The opinion of the court was delivered by: Gustave J. Dibianco, U.S. Magistrate Judge
By Order dated July 17, 2007 this Court struck Petitioner's Motion for Summary Judgment from the Court's docket. See Dkt. No. 10. Presently before the Court is a Motion for Reconsideration of the July 17, 2007 Order. Docket No. 11. Respondent has not opposed this Motion.
A court may justifiably reconsider its previous ruling if: (1) there is an intervening change in the controlling law; (2) new evidence not previously available comes to light or (3) it becomes necessary to remedy a clear error of law or to prevent manifest injustice. Delaney v. Selsky, 899 F.Supp. 923, 925 (N.D.N.Y. 1995) (McAvoy, C.J.) (citing Doe v. New York City Dep't of Soc. Servs., 709 F.2d 782, 789 (2d Cir.), cert. denied, 464 U.S. 864 (1983)).
Petitioner's Motion for Summary Judgment was stricken from the Court's docket because the rules governing habeas corpus cases do not provide for such motion. Dkt. No. 10.
In his Motion for Reconsideration, Petitioner argues that: While the court had the legal basis to dismiss plaintiff's motion for summary judgment, it did have an alternative under habeas corpus jurisdiction and also the duty to fashion appropriate modes of procedure by analogy to existing Rules or otherwise in conformity with judicial usage. Dkt. No. 11.
Petitioner further argues that ... nothing in the Rules of Civil Procedure indicate that petitioner's motion for summary judgment had to be authorized by the Court. By reason that petitioner's habeas corpus petition is civil in nature, Rule 56, Federal Rules of Civil Procedure apply to petitioners case along with the other rules, thus eliminating leave of the court to file a motion for summary judgment. Id.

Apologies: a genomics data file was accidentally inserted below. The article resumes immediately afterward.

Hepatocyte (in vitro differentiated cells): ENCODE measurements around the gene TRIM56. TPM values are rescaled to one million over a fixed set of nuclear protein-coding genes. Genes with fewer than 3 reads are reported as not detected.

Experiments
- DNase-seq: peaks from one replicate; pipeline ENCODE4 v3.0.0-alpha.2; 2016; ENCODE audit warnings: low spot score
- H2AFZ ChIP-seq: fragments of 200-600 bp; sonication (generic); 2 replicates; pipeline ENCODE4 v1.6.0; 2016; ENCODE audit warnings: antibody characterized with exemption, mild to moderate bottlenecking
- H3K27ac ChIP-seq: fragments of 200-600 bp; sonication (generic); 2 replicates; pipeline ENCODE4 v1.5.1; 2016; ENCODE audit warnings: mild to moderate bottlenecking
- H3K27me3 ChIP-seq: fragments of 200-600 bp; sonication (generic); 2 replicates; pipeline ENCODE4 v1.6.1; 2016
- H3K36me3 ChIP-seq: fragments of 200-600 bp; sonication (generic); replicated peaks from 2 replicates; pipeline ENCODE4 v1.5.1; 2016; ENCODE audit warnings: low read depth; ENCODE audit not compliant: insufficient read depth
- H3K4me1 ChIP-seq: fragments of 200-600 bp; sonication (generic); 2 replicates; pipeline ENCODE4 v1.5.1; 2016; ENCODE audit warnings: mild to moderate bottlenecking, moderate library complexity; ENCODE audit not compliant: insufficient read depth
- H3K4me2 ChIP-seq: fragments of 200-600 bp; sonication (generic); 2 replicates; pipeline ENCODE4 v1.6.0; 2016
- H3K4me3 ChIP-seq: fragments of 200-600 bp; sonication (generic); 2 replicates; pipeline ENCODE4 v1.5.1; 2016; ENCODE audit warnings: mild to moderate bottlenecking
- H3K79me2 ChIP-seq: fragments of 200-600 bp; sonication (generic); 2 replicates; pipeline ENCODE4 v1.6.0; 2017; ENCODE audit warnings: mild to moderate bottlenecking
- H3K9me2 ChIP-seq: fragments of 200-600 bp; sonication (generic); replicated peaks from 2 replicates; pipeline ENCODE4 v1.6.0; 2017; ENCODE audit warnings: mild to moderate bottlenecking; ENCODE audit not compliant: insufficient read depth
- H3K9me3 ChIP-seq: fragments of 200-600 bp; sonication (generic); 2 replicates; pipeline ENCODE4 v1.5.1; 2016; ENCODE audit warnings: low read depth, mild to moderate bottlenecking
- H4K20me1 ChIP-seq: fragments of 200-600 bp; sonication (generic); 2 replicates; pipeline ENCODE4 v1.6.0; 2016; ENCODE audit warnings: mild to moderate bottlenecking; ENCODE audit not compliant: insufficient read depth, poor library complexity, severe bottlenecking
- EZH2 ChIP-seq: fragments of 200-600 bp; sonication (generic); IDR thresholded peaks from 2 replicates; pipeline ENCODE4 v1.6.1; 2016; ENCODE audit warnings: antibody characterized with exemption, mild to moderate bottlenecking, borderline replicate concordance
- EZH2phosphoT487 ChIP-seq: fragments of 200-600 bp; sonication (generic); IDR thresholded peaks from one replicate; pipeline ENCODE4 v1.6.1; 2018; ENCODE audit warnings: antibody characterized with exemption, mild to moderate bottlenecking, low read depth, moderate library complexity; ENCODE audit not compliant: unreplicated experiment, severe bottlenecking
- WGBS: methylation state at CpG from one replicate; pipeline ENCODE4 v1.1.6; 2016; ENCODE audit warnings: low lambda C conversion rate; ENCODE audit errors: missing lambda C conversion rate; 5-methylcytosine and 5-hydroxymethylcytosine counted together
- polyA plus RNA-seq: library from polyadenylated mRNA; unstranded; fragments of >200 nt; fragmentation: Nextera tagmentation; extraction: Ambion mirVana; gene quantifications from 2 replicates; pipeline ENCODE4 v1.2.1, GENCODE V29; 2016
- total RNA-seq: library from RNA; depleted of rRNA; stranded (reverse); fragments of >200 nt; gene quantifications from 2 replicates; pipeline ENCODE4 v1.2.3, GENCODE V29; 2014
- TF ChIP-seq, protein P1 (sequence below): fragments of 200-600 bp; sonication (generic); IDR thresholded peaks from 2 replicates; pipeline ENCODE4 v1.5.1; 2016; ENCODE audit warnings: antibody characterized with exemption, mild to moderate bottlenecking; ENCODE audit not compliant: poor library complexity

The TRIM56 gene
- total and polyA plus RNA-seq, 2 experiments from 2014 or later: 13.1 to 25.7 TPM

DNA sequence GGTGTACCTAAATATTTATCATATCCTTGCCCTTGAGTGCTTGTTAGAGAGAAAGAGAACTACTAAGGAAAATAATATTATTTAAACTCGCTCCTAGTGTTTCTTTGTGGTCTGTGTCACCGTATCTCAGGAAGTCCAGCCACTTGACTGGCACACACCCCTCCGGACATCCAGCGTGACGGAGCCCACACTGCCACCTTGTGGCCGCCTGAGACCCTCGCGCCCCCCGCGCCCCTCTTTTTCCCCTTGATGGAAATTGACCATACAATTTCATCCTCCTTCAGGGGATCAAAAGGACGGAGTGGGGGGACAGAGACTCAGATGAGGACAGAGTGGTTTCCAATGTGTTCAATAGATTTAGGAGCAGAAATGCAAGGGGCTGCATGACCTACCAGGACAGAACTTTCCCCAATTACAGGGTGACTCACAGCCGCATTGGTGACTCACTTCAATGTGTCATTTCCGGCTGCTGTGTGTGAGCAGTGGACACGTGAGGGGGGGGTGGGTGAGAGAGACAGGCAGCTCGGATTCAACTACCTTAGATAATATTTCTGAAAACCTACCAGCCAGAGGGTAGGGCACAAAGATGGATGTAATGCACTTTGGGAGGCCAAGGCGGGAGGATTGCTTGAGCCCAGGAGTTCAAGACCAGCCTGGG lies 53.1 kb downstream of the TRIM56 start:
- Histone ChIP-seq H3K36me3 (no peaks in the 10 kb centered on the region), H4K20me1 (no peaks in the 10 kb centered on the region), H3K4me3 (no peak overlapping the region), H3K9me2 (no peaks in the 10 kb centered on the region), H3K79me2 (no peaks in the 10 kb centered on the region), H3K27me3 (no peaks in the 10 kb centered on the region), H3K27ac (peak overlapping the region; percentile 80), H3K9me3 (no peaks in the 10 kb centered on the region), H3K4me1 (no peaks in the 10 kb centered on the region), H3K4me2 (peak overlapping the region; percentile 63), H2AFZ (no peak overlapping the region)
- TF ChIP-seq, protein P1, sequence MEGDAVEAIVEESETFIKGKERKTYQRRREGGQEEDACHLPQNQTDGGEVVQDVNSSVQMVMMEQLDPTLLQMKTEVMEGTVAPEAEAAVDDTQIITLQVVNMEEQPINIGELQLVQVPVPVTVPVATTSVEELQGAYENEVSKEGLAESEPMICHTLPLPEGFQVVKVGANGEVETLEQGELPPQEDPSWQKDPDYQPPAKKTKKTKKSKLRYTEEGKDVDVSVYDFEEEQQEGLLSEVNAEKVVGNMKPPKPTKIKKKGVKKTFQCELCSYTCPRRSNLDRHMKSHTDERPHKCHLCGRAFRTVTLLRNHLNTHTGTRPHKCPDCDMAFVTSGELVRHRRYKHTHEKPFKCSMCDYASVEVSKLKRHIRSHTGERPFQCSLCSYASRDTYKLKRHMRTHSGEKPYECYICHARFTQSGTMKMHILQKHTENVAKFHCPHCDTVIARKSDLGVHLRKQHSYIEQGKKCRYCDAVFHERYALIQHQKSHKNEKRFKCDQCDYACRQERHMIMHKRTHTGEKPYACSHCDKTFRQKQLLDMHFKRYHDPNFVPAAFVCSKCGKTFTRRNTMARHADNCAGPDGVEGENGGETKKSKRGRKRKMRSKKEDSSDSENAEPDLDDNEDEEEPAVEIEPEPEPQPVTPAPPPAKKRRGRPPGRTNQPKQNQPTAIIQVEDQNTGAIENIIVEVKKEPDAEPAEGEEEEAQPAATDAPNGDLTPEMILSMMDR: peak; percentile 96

As petitioner is now aware, there is a separate set of rules that govern habeas proceedings. Those eleven rules establish the process by which habeas proceedings are filed and adjudicated. Rule 11 of those rules permits application of the Federal Rules of Civil Procedure only "to the extent they are not inconsistent with any statutory provisions or these rules ..." Rule 11 of the Rules Governing Section 2254 Cases.
Under the Rules Governing Section 2254 Cases a petition, answer, and reply are expressly permitted. See Rules 3 and 5. Notably absent from the Rules Governing Section 2254 Cases is any provision for the filing of dispositive motions. Thus, this Court reads the Rules to limit the filings in habeas proceedings to the petition, an answer, and a reply. The Court notes that the Local Rules also permit the filing of a memorandum of law in support of the petition and answer. See Local Rule 72.4 and General Order #31.
The only exceptions to the filings permitted by the Rules discussed above are found in Rules 6 and 7 of the Rules Governing Section 2254 Cases, both of which require that the party seek leave of Court to make additional filings. Rule 6 permits a party to request leave of the court to conduct discovery. Rule 7 permits the judge to direct the parties to file additional materials "relating to the petition." There are no rules entitling either party to file any papers, other than a petition, answer, reply, and memoranda of law, in a habeas proceeding without leave of court.
Petitioner in this case has already submitted a great deal of arguments and documents in support of his petition. There is no reason to file a "motion" because the case is now ready for decision and will be reviewed in due course. Accordingly, the Court finds that Petitioner has not made a showing of any of the above-listed facts that would permit ...